1. Yast | Software | Software Management | Search | nextcloud
    2. Tick nextcloud and then press Accept
    3. A whole load of dependencies will display, press Continue
  6. Now configure Nextcloud.
    1. Fire up a web browser and navigate to locahost/nextcloud
    2. You should see a login screen as asking you to create an admin account and password for Nextcloud. Enter a new user ID and password here (these should be different from the previous userID's and passwords). DO NOT PRESS the Finish Setup button yet!
    3. Select MySQL as the database and boxes for entering the details entered in section 3 will appear ("ncdbuser", "your-password", "nextcloud" and "localhost").
    4. Then you can press the Finish Setup button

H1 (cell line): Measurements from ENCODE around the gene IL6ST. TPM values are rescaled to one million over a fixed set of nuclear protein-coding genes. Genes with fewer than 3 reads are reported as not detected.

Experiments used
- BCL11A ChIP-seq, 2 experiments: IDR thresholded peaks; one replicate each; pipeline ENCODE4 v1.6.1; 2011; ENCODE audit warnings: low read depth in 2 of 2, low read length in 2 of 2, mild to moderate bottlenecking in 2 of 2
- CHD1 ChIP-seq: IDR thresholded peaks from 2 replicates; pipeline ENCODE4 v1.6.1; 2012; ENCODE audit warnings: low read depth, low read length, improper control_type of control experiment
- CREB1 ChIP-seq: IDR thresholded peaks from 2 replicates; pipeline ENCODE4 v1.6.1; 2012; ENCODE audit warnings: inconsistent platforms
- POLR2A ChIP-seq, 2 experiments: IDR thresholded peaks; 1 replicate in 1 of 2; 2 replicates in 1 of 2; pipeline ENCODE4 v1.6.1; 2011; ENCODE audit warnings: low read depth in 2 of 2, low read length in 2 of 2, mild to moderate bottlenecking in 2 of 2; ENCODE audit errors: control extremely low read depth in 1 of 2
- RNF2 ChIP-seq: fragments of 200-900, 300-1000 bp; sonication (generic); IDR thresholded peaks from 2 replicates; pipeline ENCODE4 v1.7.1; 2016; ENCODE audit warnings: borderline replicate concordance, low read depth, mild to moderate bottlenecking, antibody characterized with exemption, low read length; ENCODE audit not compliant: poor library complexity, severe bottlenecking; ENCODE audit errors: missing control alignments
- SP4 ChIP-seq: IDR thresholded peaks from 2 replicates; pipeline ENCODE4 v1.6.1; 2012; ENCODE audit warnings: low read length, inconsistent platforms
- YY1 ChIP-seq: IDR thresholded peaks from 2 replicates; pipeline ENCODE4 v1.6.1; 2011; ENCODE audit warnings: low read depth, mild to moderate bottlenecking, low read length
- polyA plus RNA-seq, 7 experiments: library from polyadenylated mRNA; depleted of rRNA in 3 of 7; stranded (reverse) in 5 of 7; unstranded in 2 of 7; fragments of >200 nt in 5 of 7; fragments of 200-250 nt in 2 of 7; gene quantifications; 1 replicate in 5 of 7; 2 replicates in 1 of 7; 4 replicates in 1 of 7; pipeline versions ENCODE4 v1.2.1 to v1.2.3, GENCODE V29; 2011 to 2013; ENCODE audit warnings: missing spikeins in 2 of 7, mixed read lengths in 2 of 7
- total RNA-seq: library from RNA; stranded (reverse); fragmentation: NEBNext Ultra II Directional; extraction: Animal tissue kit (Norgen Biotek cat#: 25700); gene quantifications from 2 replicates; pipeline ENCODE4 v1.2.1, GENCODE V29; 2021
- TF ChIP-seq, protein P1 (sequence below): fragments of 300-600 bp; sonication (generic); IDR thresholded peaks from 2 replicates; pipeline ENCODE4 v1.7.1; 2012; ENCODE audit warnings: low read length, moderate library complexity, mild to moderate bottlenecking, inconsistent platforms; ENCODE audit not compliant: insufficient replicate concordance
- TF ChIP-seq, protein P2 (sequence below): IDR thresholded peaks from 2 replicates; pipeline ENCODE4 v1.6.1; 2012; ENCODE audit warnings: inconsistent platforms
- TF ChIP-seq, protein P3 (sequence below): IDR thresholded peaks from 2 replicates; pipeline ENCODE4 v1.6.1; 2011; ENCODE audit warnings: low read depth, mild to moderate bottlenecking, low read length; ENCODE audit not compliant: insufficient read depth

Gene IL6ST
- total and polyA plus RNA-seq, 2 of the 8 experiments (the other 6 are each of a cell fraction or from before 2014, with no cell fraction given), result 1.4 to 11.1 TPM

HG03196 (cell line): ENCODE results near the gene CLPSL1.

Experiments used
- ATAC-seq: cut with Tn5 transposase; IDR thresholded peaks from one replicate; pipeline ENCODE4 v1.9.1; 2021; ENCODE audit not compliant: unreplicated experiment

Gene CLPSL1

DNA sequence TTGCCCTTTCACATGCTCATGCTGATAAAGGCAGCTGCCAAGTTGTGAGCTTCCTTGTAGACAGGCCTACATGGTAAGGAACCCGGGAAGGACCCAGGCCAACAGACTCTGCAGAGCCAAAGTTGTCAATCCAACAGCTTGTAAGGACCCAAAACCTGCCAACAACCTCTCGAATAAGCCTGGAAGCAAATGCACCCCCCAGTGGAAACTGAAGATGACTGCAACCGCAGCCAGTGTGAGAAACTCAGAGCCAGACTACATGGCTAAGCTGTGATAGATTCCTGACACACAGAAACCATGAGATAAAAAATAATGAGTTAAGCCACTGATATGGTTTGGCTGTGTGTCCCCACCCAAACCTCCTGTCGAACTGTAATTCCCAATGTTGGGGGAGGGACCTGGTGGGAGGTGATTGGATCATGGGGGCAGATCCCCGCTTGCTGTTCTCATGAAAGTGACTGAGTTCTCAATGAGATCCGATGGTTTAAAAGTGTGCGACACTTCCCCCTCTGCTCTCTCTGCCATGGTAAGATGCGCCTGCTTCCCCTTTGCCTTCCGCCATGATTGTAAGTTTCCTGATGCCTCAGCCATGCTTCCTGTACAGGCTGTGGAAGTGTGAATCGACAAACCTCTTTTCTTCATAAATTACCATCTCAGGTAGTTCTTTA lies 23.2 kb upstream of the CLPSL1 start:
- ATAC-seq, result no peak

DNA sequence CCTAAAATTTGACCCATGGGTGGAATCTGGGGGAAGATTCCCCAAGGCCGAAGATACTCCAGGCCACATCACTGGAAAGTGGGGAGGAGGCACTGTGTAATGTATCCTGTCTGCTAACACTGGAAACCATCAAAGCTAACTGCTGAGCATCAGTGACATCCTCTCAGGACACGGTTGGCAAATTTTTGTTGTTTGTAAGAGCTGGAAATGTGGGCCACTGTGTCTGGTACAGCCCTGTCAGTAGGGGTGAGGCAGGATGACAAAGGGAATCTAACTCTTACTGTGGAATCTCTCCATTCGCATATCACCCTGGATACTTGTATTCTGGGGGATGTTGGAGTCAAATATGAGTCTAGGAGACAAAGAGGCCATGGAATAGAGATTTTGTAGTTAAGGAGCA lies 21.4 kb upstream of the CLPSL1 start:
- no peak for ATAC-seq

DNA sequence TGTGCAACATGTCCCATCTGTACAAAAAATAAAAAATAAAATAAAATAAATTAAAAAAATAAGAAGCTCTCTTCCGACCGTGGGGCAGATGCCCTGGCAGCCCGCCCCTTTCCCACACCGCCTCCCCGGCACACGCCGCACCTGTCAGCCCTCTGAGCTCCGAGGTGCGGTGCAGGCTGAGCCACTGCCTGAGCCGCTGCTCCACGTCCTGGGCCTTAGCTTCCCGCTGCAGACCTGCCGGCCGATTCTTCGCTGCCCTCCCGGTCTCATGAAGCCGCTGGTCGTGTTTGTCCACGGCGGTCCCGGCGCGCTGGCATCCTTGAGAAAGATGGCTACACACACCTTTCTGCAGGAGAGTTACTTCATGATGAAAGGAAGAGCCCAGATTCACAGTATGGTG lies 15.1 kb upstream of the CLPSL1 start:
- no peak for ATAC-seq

7. You will now be logged in to Nextcloud as the admin user. Logout (option under the top right icon)
This is an older version of Nextcloud so you need to update but, at least on my install the permissions and a couple of other things are a bit messed up and the online updater won't work. To fix this, do the following in a terminal as root:
  1. cd /srv/www/htdocs
  2. chown wwwrun.www nextcloud
  3. cd nextcloud
  4. chown wwwrun.www * -R
  5. chown wwwrun.www .*
  6. chmod +x occ
  7. rmdir search
Now, in a browser, log in to Nextcloud again as the admin. Do the following...
  1. Click on the top right icon and select Settings
  2. Part way down the screen under the Version heading you should see there is a new version 14.X available (otherwise log on and off again and see if it does a rescan for updates). 
  3. Click to use the Web Updater
  4. You should then allow it to check that the updater will work (if you have reset the permissions above that should go through OK).
  5. Click to carry on with the Web Updater,  you should be taken to an update screen with a list of all the bits to be updated. This is a fresh install so they should all be fine.
  6. Press the button at the bottom to go ahead with the update